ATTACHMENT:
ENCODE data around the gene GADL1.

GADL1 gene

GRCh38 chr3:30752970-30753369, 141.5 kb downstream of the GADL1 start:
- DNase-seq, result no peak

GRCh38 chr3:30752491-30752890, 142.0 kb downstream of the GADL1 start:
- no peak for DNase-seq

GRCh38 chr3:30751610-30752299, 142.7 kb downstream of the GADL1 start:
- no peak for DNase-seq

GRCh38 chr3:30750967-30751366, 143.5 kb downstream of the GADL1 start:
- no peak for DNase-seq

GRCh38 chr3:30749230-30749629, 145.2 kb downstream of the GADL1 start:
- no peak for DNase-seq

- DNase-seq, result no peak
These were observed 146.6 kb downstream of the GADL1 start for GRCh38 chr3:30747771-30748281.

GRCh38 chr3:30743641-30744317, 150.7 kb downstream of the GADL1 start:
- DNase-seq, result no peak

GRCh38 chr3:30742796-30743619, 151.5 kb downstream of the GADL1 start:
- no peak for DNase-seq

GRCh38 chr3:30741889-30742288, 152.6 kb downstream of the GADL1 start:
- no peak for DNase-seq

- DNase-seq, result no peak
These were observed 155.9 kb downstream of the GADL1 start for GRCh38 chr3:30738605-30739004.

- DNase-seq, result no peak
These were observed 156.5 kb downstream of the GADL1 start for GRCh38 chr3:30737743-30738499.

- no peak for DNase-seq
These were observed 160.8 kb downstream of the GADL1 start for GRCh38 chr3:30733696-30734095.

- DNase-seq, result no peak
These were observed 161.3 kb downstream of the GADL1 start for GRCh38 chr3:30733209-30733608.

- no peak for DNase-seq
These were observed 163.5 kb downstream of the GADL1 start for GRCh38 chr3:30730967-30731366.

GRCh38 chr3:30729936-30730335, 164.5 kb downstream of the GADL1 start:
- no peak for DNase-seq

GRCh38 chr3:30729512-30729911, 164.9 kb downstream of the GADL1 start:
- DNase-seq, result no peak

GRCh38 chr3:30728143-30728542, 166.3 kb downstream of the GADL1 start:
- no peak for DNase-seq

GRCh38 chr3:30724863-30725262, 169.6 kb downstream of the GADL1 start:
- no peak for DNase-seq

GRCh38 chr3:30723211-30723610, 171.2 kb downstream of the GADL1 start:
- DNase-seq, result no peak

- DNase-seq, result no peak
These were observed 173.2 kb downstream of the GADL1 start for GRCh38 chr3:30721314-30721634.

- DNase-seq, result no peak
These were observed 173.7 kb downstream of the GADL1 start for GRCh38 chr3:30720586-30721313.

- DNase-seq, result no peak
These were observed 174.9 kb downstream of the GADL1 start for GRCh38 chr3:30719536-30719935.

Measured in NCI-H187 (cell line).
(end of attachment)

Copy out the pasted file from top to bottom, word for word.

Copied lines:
ENCODE data around the gene GADL1.

GADL1 gene

GRCh38 chr3:30752970-30753369, 141.5 kb downstream of the GADL1 start:
- DNase-seq, result no peak

GRCh38 chr3:30752491-30752890, 142.0 kb downstream of the GADL1 start:
- no peak for DNase-seq

GRCh38 chr3:30751610-30752299, 142.7 kb downstream of the GADL1 start:
- no peak for DNase-seq

GRCh38 chr3:30750967-30751366, 143.5 kb downstream of the GADL1 start:
- no peak for DNase-seq

GRCh38 chr3:30749230-30749629, 145.2 kb downstream of the GADL1 start:
- no peak for DNase-seq

- DNase-seq, result no peak
These were observed 146.6 kb downstream of the GADL1 start for GRCh38 chr3:30747771-30748281.

GRCh38 chr3:30743641-30744317, 150.7 kb downstream of the GADL1 start:
- DNase-seq, result no peak

GRCh38 chr3:30742796-30743619, 151.5 kb downstream of the GADL1 start:
- no peak for DNase-seq

GRCh38 chr3:30741889-30742288, 152.6 kb downstream of the GADL1 start:
- no peak for DNase-seq

- DNase-seq, result no peak
These were observed 155.9 kb downstream of the GADL1 start for GRCh38 chr3:30738605-30739004.

- DNase-seq, result no peak
These were observed 156.5 kb downstream of the GADL1 start for GRCh38 chr3:30737743-30738499.

- no peak for DNase-seq
These were observed 160.8 kb downstream of the GADL1 start for GRCh38 chr3:30733696-30734095.

- DNase-seq, result no peak
These were observed 161.3 kb downstream of the GADL1 start for GRCh38 chr3:30733209-30733608.

- no peak for DNase-seq
These were observed 163.5 kb downstream of the GADL1 start for GRCh38 chr3:30730967-30731366.

GRCh38 chr3:30729936-30730335, 164.5 kb downstream of the GADL1 start:
- no peak for DNase-seq

GRCh38 chr3:30729512-30729911, 164.9 kb downstream of the GADL1 start:
- DNase-seq, result no peak

GRCh38 chr3:30728143-30728542, 166.3 kb downstream of the GADL1 start:
- no peak for DNase-seq

GRCh38 chr3:30724863-30725262, 169.6 kb downstream of the GADL1 start:
- no peak for DNase-seq

GRCh38 chr3:30723211-30723610, 171.2 kb downstream of the GADL1 start:
- DNase-seq, result no peak

- DNase-seq, result no peak
These were observed 173.2 kb downstream of the GADL1 start for GRCh38 chr3:30721314-30721634.

- DNase-seq, result no peak
These were observed 173.7 kb downstream of the GADL1 start for GRCh38 chr3:30720586-30721313.

- DNase-seq, result no peak
These were observed 174.9 kb downstream of the GADL1 start for GRCh38 chr3:30719536-30719935.

Measured in NCI-H187 (cell line).